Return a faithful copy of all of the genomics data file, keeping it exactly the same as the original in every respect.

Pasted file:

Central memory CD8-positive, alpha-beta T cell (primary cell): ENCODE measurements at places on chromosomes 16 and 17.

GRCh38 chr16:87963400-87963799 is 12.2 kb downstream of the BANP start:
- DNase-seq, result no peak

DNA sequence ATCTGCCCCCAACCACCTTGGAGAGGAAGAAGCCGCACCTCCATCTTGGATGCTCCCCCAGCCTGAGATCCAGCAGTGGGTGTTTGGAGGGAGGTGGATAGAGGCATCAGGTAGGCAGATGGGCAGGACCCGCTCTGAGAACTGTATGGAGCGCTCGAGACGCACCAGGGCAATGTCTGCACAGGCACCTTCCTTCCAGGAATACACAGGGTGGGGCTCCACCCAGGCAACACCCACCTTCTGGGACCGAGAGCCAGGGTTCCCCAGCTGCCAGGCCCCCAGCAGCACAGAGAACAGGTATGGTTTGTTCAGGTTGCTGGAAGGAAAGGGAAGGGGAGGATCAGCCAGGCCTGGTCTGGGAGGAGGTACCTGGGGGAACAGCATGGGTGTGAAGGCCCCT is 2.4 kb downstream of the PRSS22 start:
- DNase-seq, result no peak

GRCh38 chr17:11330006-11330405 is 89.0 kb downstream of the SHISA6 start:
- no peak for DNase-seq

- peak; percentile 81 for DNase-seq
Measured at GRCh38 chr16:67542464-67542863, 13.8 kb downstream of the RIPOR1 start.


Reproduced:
Central memory CD8-positive, alpha-beta T cell (primary cell): ENCODE measurements at places on chromosomes 16 and 17.

GRCh38 chr16:87963400-87963799 is 12.2 kb downstream of the BANP start:
- DNase-seq, result no peak

DNA sequence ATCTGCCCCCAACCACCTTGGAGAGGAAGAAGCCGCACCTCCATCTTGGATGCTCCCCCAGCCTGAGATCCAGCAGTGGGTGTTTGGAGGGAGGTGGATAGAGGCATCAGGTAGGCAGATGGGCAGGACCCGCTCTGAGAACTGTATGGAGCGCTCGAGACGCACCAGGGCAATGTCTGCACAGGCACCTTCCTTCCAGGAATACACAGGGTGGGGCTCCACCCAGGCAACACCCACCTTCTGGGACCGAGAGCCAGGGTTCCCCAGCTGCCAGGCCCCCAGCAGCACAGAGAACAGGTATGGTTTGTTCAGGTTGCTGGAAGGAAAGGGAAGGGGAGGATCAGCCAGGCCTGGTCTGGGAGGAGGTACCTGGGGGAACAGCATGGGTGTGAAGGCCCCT is 2.4 kb downstream of the PRSS22 start:
- DNase-seq, result no peak

GRCh38 chr17:11330006-11330405 is 89.0 kb downstream of the SHISA6 start:
- no peak for DNase-seq

- peak; percentile 81 for DNase-seq
Measured at GRCh38 chr16:67542464-67542863, 13.8 kb downstream of the RIPOR1 start.